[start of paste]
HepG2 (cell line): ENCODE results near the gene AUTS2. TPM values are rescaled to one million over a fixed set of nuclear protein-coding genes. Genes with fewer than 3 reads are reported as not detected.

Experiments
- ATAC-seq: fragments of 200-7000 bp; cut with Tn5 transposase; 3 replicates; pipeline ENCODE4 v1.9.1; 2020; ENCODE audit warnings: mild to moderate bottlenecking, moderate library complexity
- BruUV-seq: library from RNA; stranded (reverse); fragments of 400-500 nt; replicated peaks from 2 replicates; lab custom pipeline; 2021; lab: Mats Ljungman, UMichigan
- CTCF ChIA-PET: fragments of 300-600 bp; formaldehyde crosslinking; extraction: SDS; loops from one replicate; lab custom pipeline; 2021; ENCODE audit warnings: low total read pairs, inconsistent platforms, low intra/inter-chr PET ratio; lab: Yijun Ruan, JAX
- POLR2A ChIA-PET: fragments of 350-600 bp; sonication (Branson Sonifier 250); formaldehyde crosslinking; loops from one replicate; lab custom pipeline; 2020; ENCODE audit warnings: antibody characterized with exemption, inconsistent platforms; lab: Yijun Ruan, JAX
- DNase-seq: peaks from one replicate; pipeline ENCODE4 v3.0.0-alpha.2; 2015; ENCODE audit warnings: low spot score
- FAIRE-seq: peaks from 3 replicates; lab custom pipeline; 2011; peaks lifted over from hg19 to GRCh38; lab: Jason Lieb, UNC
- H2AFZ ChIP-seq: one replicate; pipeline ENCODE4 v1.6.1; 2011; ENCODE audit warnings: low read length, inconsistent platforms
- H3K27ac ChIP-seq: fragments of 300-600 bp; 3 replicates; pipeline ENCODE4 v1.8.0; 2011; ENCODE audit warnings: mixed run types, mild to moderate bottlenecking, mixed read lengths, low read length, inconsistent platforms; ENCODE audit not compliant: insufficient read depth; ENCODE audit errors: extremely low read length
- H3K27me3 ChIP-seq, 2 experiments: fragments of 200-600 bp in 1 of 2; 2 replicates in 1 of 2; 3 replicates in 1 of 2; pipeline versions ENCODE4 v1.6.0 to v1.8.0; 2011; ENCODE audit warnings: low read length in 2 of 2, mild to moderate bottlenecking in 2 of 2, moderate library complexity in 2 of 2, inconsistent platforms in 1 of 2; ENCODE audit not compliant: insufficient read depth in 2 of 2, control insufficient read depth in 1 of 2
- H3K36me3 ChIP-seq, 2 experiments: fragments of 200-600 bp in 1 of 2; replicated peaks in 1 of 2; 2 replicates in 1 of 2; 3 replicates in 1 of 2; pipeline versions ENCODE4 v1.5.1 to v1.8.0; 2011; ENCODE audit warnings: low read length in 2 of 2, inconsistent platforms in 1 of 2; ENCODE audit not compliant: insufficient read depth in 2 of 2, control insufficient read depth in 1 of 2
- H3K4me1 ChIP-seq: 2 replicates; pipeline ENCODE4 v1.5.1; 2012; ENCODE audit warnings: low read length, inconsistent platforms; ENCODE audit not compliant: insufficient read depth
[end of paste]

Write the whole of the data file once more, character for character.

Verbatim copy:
HepG2 (cell line): ENCODE results near the gene AUTS2. TPM values are rescaled to one million over a fixed set of nuclear protein-coding genes. Genes with fewer than 3 reads are reported as not detected.

Experiments
- ATAC-seq: fragments of 200-7000 bp; cut with Tn5 transposase; 3 replicates; pipeline ENCODE4 v1.9.1; 2020; ENCODE audit warnings: mild to moderate bottlenecking, moderate library complexity
- BruUV-seq: library from RNA; stranded (reverse); fragments of 400-500 nt; replicated peaks from 2 replicates; lab custom pipeline; 2021; lab: Mats Ljungman, UMichigan
- CTCF ChIA-PET: fragments of 300-600 bp; formaldehyde crosslinking; extraction: SDS; loops from one replicate; lab custom pipeline; 2021; ENCODE audit warnings: low total read pairs, inconsistent platforms, low intra/inter-chr PET ratio; lab: Yijun Ruan, JAX
- POLR2A ChIA-PET: fragments of 350-600 bp; sonication (Branson Sonifier 250); formaldehyde crosslinking; loops from one replicate; lab custom pipeline; 2020; ENCODE audit warnings: antibody characterized with exemption, inconsistent platforms; lab: Yijun Ruan, JAX
- DNase-seq: peaks from one replicate; pipeline ENCODE4 v3.0.0-alpha.2; 2015; ENCODE audit warnings: low spot score
- FAIRE-seq: peaks from 3 replicates; lab custom pipeline; 2011; peaks lifted over from hg19 to GRCh38; lab: Jason Lieb, UNC
- H2AFZ ChIP-seq: one replicate; pipeline ENCODE4 v1.6.1; 2011; ENCODE audit warnings: low read length, inconsistent platforms
- H3K27ac ChIP-seq: fragments of 300-600 bp; 3 replicates; pipeline ENCODE4 v1.8.0; 2011; ENCODE audit warnings: mixed run types, mild to moderate bottlenecking, mixed read lengths, low read length, inconsistent platforms; ENCODE audit not compliant: insufficient read depth; ENCODE audit errors: extremely low read length
- H3K27me3 ChIP-seq, 2 experiments: fragments of 200-600 bp in 1 of 2; 2 replicates in 1 of 2; 3 replicates in 1 of 2; pipeline versions ENCODE4 v1.6.0 to v1.8.0; 2011; ENCODE audit warnings: low read length in 2 of 2, mild to moderate bottlenecking in 2 of 2, moderate library complexity in 2 of 2, inconsistent platforms in 1 of 2; ENCODE audit not compliant: insufficient read depth in 2 of 2, control insufficient read depth in 1 of 2
- H3K36me3 ChIP-seq, 2 experiments: fragments of 200-600 bp in 1 of 2; replicated peaks in 1 of 2; 2 replicates in 1 of 2; 3 replicates in 1 of 2; pipeline versions ENCODE4 v1.5.1 to v1.8.0; 2011; ENCODE audit warnings: low read length in 2 of 2, inconsistent platforms in 1 of 2; ENCODE audit not compliant: insufficient read depth in 2 of 2, control insufficient read depth in 1 of 2
- H3K4me1 ChIP-seq: 2 replicates; pipeline ENCODE4 v1.5.1; 2012; ENCODE audit warnings: low read length, inconsistent platforms; ENCODE audit not compliant: insufficient read depth